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Most of the pieces are there, but we need to get healthy. We need a stud guard, a defensive tackle that demands double teams, and a QB prospect. What do you think?
— Gerald Goblirsch
Thanks for starting us off, Gerald. No doubt there are areas of optimism heading into 2021 — hello, Justin Jefferson — but it's also apparent that some areas need to be looked at.
Let's break down each of the three position groups you referenced, starting with the guard spot.
For reference, Dakota Dozier played all 16 games and all 1,082 offensive snaps at left guard in 2020. Rookie Ezra Cleveland became the primary right guard (nine starts) after injuries sidelined Pat Elflein and Dru Samia. When Cleveland was sidelined in Weeks 11 and 12, Minnesota turned to Brett Jones.
A big factor on who plays guard depends on how the rest of the line shakes out, especially at left tackle with Riley Reiff. Brian O'Neill (right tackle) and Garrett Bradbury (center) will be back in those spots in 2021.
But if the Vikings want to move Cleveland to left tackle, where he played in college, does Reiff move to left guard? Is he on the roster at all? All of that will be figured out in the coming weeks. And since Dozier struggled in his first full season as a starter, maybe that leads the Vikings to adding more offensive line depth in the draft or free agency?
At defensive tackle, Michael Pierce's presumptive return should help matters. But this is also a spot that could be addressed in either free agency or the draft. Jaleel Johnson, who started all 16 games, is scheduled to be a free agent.
Perhaps that group is led by Pierce in 2021, with a focus on youngsters such as Armon Watts and James Lynch, along with a possible addition or two from the outside.
The quarterback spot goes to Kirk Cousins, especially for how he played overall in 2020 … and because he signed a multi-year extension almost a year ago.
The focus should be on the spot(s) behind him. Will Sean Mannion be back again as the backup? Or did Jake Browning and Nate Stanley — young players who spent all of 2020 on the practice squad — do enough to make a move to the 53-man roster going forward?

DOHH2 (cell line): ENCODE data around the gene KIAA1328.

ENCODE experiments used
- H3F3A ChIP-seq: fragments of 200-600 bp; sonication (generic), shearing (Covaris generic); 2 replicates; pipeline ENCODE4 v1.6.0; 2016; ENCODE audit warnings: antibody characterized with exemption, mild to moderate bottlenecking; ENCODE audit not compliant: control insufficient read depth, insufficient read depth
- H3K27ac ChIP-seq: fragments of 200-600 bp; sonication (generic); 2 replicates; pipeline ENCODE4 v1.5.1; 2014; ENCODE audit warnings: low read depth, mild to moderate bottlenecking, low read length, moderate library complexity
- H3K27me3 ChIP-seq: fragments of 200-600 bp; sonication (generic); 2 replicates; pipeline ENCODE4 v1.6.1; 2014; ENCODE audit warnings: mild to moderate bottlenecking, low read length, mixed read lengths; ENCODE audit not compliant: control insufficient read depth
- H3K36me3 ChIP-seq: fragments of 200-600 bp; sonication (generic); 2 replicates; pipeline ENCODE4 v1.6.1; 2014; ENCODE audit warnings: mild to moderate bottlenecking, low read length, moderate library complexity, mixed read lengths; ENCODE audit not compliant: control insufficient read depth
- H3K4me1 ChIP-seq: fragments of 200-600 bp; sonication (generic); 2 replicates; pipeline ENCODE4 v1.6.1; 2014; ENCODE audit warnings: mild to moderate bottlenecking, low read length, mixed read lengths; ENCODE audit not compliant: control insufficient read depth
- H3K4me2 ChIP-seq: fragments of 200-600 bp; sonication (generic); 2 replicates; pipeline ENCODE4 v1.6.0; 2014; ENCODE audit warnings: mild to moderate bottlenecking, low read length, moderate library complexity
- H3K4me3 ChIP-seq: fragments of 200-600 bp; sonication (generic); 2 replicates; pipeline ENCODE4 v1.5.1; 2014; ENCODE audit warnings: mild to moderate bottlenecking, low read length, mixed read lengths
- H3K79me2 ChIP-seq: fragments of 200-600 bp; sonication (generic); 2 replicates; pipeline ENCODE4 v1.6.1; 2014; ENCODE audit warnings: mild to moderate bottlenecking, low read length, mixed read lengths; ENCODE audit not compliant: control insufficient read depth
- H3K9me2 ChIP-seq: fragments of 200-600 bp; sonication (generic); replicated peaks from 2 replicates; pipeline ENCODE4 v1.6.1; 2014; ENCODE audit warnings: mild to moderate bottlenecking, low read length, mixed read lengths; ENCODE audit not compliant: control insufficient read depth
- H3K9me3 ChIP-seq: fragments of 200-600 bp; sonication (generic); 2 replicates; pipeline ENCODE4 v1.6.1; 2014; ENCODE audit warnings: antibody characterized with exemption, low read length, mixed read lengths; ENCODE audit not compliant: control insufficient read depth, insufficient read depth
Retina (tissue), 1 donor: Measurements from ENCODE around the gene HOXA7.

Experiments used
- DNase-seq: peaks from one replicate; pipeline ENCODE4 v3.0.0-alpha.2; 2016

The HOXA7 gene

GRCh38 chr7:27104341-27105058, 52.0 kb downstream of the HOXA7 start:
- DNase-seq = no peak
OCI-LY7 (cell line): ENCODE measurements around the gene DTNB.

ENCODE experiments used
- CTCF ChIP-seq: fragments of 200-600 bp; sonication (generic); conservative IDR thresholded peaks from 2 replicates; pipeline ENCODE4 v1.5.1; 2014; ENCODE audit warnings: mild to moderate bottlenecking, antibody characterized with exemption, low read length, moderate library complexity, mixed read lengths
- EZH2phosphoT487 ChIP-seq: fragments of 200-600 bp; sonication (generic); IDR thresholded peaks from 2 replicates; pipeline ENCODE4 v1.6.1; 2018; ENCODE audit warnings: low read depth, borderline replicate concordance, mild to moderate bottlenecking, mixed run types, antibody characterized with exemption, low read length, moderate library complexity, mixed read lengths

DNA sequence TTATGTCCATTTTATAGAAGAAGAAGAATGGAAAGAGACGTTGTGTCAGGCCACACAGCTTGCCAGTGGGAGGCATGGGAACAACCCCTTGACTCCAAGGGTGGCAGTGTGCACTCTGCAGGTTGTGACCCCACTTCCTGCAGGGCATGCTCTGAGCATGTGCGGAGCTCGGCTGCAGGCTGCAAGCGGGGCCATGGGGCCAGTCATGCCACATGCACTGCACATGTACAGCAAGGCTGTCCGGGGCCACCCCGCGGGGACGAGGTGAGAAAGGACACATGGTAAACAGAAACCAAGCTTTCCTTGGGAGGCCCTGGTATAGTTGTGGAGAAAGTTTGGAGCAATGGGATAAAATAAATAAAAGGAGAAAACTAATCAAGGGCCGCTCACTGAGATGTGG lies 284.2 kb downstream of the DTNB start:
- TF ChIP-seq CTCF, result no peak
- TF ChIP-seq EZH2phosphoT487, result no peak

All of this will get sorted out in the upcoming weeks and months.
With all of the extra picks we've picked up this year, and will get for compensatory, etc, what are the odds that we actually trade UP in the draft? What was it, six trade backs to pick up a couple extra players that either aren't on the team or are buried on the practice squad from the 2020 NFL Draft? At minimum we have to get into the second round at least once. I'd love for us to find a way back into the bottom of the first to nab a lineman (offense or defense, both need a lot of help).
— Immanuel in Janesville, Minnesota
Our first question about the 2021 NFL Draft is here. And I'll guess this won't be the last one, either. For reference, here is Minnesota's current crop of 2021 picks, not including comp picks, which haven't been decided yet:
First-Round Pick, 14th overall
Third-Round Pick (from Ravens)
Fourth-Round Pick (from Bears)
Fourth-Round Pick (from Bills)
Fifth-Round Pick (from Steelers)
If we've learned anything over the years, it's that Vikings General Manager Rick Spielman likes to wheel and deal, and trade his way up and down the board. In 2020, that was mostly down, with multiple deals during the draft that allowed the Vikings to amass extra picks last year and this year while moving down.
Who knows if Spielman and the Vikings front office will have the same approach this spring? But with 10 picks as of now, there certainly is the draft capital to trade up if they so choose. And with Minnesota currently without a second-round pick, perhaps the Vikings make a move to get at least one selection in each of the first three rounds.
As always, there will be plenty of draft coverage on Vikings.com — including mock drafts — as the offseason unfolds.
Now that the 2020 season is done, two questions looking ahead to 2021:
1. Will we see someone replacing Dan Bailey at kicker?
2. Is Mike Zimmer on the hot seat for 2021?
— Michael Kappos in Elkhart, Iowa
The answer to your first question is up in the air. Yes, Bailey struggled in 2020, especially in the final month of the season. Overall, he was 15-for-22 on field goal attempts, and 37-for-43 on extra point tries.
Personally, I expect Bailey to remain on the roster throughout the offseason, with the possibility of a kicking competition in training camp. But with the Vikings looking to hire a special teams coordinator this offseason, perhaps that coach will have some input on which direction the team goes.
As for Zimmer, I think coaches always have pressure on them to win. Even if a coach wins a Super Bowl, the expectation automatically shifts to getting back there.
There's no doubt Zimmer was frustrated and disappointed with how 2020 played out, especially on defense, where he calls the plays and heavily influences all of what the Vikings do.
But given the Vikings recent track record of success and playoff appearances in odd years (NFC North titles in 2015 and 2017; and a Wild Card berth in 2019), I expect Zimmer to regroup this offseason and get the Vikings back into the playoff mix in 2021.